The new director of the National Institutes of Health and former leader of the government’s project to map the human genome is upbeat about personalized medicine—using genetics and family history to determine your risk for disease and designing appropriate treatments accordingly.
Collins (The Language of God: A Scientist Presents the Evidence for Belief, 2006) anonymously investigated three leading commercial firms offering genetic analyses by sending them a cheek swab or saliva sample to be measured against gene variants associated with a range of diseases, as well as sensitivity to some commonly used drugs. Gratifyingly, the firms were consistent in their results, although the costs ranged from a few hundred to a few thousand dollars. Already Collins has adopted some lifestyle changes to improve his odds of avoiding conditions for which he is at risk. His point is that personalized medicine is here now, even though scientists have just scratched the surface of conditions for which genetic risk can be identified. Soon the science will accelerate and the costs will come down. Unfortunately, there are no cures for Huntington’s or Alzheimer’s disease, so some people may not want to know their risk. Others may want to know if they or an intended spouse are carriers of a recessive disease. Indeed, there are many moral/ethical issues that Collins raises as he reviews the science. He is a first-rate, entertaining expositor, taking the reader through Genetics 101 and providing case studies about genetic medicine in relation to common cancers, aging, the brain, infections and immunity. One striking case was that of an AIDS patient with leukemia who received a stem-cell transplant from a donor with a mutation preventing the AIDS virus from infecting immune cells. The transplant took and the patient was cured of his leukemia and AIDS. Collins does not demean the role of environment and accidents in his enthusiasm for personalized medicine, and he only lightly treads on issues of genes for sexuality, intelligence, etc., professing skepticism.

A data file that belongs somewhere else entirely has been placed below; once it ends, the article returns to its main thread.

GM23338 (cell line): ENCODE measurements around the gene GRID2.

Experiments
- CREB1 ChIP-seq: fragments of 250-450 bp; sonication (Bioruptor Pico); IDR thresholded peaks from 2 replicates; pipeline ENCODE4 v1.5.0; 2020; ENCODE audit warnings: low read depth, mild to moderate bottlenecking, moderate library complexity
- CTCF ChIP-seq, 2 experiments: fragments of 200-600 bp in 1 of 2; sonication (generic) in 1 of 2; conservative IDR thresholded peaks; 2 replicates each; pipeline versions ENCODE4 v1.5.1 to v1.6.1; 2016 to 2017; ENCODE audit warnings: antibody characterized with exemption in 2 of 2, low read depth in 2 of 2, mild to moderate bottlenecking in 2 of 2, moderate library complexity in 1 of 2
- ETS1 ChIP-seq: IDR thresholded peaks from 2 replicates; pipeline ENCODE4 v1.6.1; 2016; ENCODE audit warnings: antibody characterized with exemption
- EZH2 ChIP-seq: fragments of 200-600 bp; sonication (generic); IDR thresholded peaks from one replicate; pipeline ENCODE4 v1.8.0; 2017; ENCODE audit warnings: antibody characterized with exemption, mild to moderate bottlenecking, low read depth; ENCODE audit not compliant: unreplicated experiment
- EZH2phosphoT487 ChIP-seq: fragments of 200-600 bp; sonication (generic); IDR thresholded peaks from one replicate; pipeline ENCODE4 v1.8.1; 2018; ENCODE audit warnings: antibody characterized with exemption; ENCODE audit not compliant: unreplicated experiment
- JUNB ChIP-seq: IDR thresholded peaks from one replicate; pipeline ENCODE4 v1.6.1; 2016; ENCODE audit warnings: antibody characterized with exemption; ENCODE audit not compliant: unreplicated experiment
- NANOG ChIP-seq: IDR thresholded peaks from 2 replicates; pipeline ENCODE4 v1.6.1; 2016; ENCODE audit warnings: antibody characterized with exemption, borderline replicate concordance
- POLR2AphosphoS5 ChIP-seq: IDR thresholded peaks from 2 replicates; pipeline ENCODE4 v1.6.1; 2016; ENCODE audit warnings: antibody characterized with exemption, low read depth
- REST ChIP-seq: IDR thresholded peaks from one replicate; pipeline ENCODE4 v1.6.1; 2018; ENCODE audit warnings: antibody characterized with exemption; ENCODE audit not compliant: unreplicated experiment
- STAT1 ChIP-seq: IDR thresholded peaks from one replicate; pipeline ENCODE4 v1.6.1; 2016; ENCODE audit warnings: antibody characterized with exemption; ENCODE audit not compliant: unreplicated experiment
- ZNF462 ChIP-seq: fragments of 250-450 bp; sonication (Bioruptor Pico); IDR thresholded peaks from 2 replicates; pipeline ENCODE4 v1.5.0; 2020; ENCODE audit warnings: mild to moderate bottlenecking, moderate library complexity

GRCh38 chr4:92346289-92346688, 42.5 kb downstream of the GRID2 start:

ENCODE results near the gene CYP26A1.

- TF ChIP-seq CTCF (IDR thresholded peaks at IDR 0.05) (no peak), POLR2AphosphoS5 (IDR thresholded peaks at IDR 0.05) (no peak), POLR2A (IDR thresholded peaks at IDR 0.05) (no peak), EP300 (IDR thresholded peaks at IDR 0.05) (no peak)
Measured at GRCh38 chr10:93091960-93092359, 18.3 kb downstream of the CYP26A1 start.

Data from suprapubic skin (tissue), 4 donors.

Even if readers aren’t ready to swab their cheeks today, they will learn a lot about the current state of DNA science and its potential.